The battle ended as she’d predicted it would. They saved the refugees and destroyed the Galra cruiser, but the other two escaped. 

Keith didn’t say anything about it, nor did he comment on the tension running between them all as they returned to the Castle. Allura’s mind was racing-- she couldn’t stop thinking about how calm Keith had sounded as he ordered they leave the refugees, something he never would’ve tolerated in the past. And if she was being honest, how calm he’d been since he started taking the medication. Not a controlled quiet, or a depressed quiet, but an empty one. As though he had nothing left inside to voice. 

Pidge, Hunk, and Lance met her in Blue’s hangar. Without letting her speak, Lance said, “Ok, is it just me or has Keith been acting weird?”

“It’s not just you,” said Pidge as she folded her arms across her chest. “He’s been acting strange for nearly two weeks now.”

“He doesn’t get angry anymore,” added Hunk with a look of concern. “And I know he can be cold sometimes, but I’ve never seen it that bad before. And,” he said this with special emphasis, “he stopped looking for Shiro.”

Allura sighed and pulled her helmet off, running a hand over her face. There was a terrible, creeping guilt rising in her gut that she couldn’t ignore. 

“I think I know what the problem is.” She could imagine the looks the other Paladins were about to give her, but it was a necessary evil. “A few weeks ago Coran and I made him some mood stabilizers. To help him control his anger.”

The looks were worse than she could have imagined.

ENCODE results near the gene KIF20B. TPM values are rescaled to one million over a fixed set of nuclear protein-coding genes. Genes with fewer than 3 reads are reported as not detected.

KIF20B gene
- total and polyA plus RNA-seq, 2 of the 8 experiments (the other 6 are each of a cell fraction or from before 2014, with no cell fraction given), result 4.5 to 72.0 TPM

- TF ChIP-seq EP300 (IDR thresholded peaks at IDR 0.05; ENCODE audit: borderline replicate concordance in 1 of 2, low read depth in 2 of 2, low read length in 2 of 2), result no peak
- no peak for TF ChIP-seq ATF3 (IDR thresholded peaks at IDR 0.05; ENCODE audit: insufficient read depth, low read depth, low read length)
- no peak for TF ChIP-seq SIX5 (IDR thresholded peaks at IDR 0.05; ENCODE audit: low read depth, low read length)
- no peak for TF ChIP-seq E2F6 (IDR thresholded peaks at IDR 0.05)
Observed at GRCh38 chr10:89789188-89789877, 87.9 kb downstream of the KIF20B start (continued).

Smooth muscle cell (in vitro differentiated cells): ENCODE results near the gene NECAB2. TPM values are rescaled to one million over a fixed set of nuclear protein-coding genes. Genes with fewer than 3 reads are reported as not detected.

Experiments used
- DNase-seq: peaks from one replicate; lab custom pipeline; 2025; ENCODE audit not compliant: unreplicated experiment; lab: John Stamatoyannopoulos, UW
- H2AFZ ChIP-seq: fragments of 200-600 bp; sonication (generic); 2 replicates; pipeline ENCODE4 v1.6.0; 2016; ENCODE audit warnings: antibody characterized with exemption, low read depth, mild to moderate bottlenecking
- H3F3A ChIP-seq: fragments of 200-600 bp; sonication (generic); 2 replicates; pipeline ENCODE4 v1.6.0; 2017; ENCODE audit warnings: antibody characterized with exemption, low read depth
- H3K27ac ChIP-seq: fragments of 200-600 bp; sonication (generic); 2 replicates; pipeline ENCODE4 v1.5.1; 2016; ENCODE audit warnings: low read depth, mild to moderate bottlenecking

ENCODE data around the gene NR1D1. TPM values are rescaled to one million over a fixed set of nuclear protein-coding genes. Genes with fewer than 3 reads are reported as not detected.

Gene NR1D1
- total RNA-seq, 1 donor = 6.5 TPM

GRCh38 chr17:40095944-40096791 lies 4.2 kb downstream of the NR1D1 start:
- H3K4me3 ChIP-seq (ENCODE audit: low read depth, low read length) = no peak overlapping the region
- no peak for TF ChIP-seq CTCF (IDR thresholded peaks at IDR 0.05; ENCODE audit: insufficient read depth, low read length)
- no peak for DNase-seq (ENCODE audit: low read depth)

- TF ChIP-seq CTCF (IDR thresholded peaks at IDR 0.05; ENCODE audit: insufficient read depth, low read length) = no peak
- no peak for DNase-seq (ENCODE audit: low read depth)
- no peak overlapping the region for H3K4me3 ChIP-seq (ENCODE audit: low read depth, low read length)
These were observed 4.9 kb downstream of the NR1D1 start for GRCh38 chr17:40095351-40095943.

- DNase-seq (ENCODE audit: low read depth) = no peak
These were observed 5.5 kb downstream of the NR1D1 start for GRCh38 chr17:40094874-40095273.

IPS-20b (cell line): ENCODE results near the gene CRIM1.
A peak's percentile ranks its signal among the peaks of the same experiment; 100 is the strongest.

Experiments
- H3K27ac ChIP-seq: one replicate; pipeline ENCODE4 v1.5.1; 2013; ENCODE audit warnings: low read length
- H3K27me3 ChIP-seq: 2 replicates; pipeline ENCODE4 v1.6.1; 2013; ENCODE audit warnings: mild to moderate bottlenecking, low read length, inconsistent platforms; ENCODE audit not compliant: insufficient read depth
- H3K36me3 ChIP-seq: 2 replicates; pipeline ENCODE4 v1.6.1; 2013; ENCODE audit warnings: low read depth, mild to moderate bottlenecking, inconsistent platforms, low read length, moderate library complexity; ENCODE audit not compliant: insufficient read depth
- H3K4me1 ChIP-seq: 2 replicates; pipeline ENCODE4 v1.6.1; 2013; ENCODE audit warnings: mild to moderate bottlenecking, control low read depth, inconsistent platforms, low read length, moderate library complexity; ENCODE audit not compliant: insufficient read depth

“You medicated him?” Pidge burst out, her face a mask of anger. 

“He said you did that on Earth,” Allura said, a little helplessly. 

“We do,” said Hunk in a quieter voice, though his eyes were full of reproach. “But a doctor has to prescribe it, and adjust the dosage. It’s a whole process.”

Lance was still staring at her in shock. Pidge wasn’t finished. 

“You just gave him Altean meds? Just because you didn’t like his temper? Did you even know what it could do to him?”

“We did ensure they would be safe for Galra,” Allura tried, only to receive a derisive snort from Pidge. 

“But did you make sure they would be safe for humans?” 

Allura froze. Pidge threw up her hands and turned away with a muttered, “Unbelievable,” but Allura wasn’t listening. 

She hadn’t thought about it. With everything that had come with the realization of Keith’s heritage, she’d stopped seeing him as half human. This whole time, she’d been seeing him as Galra. 

Ancients, what had she done?

“I’ll go speak to Coran,” she said, still feeling unsteady. “We’ll take him off of them immediately.”

“You’d better,” Pidge snarled at her back as she left. It hurt, but Allura couldn’t deny that she deserved it. 

The first place she went was the Black Lion’s hangar. Keith wasn’t there, and Black was slumped in an awkward position on the floor. Even from across the room Allura felt the change in quintessence-- Black was inert. The same way she had been after Shiro. 

Swallowing back tears, she hurried to find Coran. 

He was in the infirmary, cleaning the healing pods. The moment he saw her face he abandoned his task and was at her side, asking what was wrong. 

She told him the story through held-in sobs. Coran listened grimly, but didn’t say anything until she did. 

“Pidge was right,” was what she said. “We-- I shouldn’t have done this to him.”

“You were only trying to help, Princess,” he answered, but Allura shook her head. 

“No, I wasn’t.” As soon as she admitted that the words came faster, revelations building on each other as she spoke. “I didn’t care that he was mourning Shiro. I didn’t care that he was scared and overwhelmed. I didn’t want Keith; I just wanted a Black Paladin.”

Her voice broke, the tears threatening to overtake her, and Coran opened his mouth. She cut him off-- not the royal thing to do, but just this once she didn’t care. 

“So I made him numb everything that wasn’t useful and forced him to be the leader I wanted.”